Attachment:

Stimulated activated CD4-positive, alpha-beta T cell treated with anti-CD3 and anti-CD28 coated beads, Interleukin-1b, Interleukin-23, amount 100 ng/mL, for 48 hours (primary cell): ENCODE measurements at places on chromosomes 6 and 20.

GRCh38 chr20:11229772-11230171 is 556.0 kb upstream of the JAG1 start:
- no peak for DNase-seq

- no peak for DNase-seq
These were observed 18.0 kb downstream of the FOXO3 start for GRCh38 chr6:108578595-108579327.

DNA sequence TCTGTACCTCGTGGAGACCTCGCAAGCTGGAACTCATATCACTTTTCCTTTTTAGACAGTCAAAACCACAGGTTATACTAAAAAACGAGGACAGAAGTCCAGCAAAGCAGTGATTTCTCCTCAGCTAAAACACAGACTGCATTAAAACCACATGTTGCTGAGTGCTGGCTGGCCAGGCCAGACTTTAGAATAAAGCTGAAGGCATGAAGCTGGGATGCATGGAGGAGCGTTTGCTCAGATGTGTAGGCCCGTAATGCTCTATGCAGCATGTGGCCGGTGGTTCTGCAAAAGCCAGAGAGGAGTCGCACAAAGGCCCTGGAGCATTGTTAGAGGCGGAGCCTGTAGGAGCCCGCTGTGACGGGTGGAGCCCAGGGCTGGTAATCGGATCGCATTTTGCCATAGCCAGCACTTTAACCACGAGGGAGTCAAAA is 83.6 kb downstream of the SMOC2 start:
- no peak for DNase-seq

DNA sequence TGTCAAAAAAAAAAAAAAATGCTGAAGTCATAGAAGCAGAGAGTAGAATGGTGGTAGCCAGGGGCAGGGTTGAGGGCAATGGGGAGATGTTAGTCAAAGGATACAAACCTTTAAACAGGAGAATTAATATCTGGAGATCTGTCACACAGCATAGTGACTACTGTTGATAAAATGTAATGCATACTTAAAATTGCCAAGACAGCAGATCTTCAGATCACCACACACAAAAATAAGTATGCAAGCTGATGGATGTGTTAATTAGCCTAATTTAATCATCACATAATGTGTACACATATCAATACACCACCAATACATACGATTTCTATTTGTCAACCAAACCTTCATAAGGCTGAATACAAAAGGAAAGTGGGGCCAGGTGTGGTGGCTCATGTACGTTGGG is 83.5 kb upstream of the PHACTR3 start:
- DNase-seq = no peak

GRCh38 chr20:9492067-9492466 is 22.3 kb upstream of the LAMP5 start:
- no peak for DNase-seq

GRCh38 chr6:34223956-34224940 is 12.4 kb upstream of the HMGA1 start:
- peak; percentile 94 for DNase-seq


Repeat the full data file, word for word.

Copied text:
Stimulated activated CD4-positive, alpha-beta T cell treated with anti-CD3 and anti-CD28 coated beads, Interleukin-1b, Interleukin-23, amount 100 ng/mL, for 48 hours (primary cell): ENCODE measurements at places on chromosomes 6 and 20.

GRCh38 chr20:11229772-11230171 is 556.0 kb upstream of the JAG1 start:
- no peak for DNase-seq

- no peak for DNase-seq
These were observed 18.0 kb downstream of the FOXO3 start for GRCh38 chr6:108578595-108579327.

DNA sequence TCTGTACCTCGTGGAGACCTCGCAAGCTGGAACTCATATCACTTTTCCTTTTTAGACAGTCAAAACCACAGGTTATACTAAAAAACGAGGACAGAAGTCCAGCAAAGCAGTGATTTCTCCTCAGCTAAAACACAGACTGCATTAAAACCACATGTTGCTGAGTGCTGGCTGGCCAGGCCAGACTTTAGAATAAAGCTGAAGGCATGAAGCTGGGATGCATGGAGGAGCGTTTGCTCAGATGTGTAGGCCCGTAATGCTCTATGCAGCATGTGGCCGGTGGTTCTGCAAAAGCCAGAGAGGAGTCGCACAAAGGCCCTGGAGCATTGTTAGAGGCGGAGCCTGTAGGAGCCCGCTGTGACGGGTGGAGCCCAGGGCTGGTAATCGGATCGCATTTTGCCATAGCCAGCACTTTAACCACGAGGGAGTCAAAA is 83.6 kb downstream of the SMOC2 start:
- no peak for DNase-seq

DNA sequence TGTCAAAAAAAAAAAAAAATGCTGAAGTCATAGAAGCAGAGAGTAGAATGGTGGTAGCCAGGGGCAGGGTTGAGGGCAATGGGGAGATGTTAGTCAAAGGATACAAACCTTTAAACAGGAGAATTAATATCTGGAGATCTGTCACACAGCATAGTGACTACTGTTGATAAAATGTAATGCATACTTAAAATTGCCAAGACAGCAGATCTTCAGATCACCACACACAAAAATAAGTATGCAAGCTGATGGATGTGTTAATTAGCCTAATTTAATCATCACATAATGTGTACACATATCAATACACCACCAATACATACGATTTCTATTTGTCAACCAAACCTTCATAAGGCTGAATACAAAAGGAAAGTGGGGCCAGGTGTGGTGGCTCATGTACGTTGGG is 83.5 kb upstream of the PHACTR3 start:
- DNase-seq = no peak

GRCh38 chr20:9492067-9492466 is 22.3 kb upstream of the LAMP5 start:
- no peak for DNase-seq

GRCh38 chr6:34223956-34224940 is 12.4 kb upstream of the HMGA1 start:
- peak; percentile 94 for DNase-seq